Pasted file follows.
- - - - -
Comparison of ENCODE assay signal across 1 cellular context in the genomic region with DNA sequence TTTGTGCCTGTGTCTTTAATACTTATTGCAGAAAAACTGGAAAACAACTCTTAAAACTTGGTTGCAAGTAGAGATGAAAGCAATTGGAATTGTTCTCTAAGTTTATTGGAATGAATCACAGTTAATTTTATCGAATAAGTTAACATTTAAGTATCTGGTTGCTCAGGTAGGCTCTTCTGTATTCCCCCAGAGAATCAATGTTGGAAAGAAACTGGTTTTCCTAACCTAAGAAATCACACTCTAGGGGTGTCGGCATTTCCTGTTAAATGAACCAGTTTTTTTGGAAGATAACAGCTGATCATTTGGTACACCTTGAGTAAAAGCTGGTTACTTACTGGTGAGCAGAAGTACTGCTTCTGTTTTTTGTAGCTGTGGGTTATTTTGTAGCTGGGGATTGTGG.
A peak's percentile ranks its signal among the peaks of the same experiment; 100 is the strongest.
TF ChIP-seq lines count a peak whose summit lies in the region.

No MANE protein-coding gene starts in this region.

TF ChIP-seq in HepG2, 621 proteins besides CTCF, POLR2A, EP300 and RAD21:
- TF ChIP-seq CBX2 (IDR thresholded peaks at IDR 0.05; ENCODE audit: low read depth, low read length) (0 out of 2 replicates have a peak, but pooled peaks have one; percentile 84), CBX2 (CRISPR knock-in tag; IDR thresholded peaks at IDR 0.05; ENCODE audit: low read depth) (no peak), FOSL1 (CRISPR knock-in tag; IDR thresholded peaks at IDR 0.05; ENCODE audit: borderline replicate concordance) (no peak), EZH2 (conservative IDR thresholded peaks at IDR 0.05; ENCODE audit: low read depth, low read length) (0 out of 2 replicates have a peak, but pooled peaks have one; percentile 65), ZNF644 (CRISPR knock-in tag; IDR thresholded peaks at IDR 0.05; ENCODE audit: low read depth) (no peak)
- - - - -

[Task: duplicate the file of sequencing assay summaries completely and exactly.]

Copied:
Comparison of ENCODE assay signal across 1 cellular context in the genomic region with DNA sequence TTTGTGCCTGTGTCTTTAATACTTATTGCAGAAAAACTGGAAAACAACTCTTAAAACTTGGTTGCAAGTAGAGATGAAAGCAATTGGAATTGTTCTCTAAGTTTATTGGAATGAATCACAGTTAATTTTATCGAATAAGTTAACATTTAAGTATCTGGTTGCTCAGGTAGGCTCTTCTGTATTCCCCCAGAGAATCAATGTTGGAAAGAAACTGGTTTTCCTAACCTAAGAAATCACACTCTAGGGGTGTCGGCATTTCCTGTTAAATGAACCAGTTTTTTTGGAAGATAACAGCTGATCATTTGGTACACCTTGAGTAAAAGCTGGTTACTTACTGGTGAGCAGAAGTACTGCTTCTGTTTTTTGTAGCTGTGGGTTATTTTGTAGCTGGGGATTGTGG.
A peak's percentile ranks its signal among the peaks of the same experiment; 100 is the strongest.
TF ChIP-seq lines count a peak whose summit lies in the region.

No MANE protein-coding gene starts in this region.

TF ChIP-seq in HepG2, 621 proteins besides CTCF, POLR2A, EP300 and RAD21:
- TF ChIP-seq CBX2 (IDR thresholded peaks at IDR 0.05; ENCODE audit: low read depth, low read length) (0 out of 2 replicates have a peak, but pooled peaks have one; percentile 84), CBX2 (CRISPR knock-in tag; IDR thresholded peaks at IDR 0.05; ENCODE audit: low read depth) (no peak), FOSL1 (CRISPR knock-in tag; IDR thresholded peaks at IDR 0.05; ENCODE audit: borderline replicate concordance) (no peak), EZH2 (conservative IDR thresholded peaks at IDR 0.05; ENCODE audit: low read depth, low read length) (0 out of 2 replicates have a peak, but pooled peaks have one; percentile 65), ZNF644 (CRISPR knock-in tag; IDR thresholded peaks at IDR 0.05; ENCODE audit: low read depth) (no peak)